A functional cure, on the other hand, the person would basically be in remission. They could stop taking antiretrovirals but somewhere deep inside them, they’d still have a small amount of the virus. Most researchers are focusing on a functional cure. It turns out a sterilizing cure is extremely difficult. In fact, it’s only happened for one person.
How did HIV Functional cure work?
A man named Timothy Brown aka the Berlin patient he was HIV positive and also had leukemia. Doctors have the idea to try to treat both with a bone-marrow transplant using cells from an HIV resistant person. HIV uses a surface protein called CCR5 to enter cells. Some people naturally have mutations in this protein that make it hard for HIV to infect them. Doctors gave Brown chemo and radiation to kill off his original immune cells then transferred in those special bone marrow cells. To this day he’s remained HIV negative without having to take antiretrovirals. Technically, we don’t know for sure if he’s totally virus free but so far so good.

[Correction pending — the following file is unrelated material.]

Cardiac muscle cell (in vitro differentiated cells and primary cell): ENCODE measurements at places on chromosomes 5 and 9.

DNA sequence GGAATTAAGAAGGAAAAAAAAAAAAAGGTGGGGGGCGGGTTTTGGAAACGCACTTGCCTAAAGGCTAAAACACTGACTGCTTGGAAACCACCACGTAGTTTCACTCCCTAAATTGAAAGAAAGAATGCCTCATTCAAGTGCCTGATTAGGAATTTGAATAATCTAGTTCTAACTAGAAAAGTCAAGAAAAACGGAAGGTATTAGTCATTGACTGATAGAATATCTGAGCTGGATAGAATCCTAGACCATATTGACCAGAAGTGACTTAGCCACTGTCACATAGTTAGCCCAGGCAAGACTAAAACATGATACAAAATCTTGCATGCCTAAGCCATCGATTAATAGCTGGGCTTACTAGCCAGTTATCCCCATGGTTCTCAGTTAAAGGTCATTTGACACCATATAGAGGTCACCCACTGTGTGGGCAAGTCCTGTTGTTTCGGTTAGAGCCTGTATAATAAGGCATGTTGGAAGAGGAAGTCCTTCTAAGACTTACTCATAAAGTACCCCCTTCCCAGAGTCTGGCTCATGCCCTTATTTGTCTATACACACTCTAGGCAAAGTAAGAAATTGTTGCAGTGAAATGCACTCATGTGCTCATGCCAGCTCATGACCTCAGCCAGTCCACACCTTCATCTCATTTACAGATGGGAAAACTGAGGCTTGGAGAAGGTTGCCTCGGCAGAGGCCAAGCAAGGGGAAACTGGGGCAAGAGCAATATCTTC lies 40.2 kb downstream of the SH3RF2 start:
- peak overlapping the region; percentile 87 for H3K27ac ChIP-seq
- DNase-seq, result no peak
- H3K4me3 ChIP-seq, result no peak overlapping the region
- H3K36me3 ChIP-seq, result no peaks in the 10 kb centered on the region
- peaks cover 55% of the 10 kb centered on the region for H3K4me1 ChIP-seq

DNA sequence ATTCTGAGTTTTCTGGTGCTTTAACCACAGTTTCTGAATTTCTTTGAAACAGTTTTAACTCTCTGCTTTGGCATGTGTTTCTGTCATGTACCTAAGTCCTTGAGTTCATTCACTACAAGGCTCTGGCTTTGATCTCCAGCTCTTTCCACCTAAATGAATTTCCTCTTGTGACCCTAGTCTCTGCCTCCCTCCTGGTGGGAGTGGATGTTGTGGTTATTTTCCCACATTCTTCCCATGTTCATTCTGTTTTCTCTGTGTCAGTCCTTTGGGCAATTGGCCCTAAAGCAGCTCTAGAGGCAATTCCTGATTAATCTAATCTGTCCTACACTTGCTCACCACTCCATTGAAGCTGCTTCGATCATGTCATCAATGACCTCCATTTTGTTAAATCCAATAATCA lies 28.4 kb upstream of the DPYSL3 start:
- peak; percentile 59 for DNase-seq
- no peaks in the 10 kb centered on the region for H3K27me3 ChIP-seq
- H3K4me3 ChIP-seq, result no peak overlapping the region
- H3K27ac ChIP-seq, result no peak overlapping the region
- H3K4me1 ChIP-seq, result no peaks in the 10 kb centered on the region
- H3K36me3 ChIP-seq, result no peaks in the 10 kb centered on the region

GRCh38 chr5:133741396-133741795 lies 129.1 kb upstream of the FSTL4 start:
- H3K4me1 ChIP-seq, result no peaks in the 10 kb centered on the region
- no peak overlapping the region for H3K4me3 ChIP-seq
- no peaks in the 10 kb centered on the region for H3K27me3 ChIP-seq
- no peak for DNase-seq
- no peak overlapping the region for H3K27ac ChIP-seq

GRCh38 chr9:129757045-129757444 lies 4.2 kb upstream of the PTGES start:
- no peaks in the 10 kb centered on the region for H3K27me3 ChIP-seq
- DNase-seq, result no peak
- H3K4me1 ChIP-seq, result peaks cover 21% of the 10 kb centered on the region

Now as amazing as that procedure was, scientists aren’t exactly sure why it worked. It might have been because of the special cells but it also could have happened when the immune cells from the donor attacked and killed off Brown’s immune cells along with the HIV inside them. In any case we can’t do it for everyone because bone-marrow transplants are super risky and chances of survival after bone marrow transplant is less. If those HIV resistant cells are critical there’s not exactly a surplus of them lying around, so right now a sterilizing cure doesn’t look likely….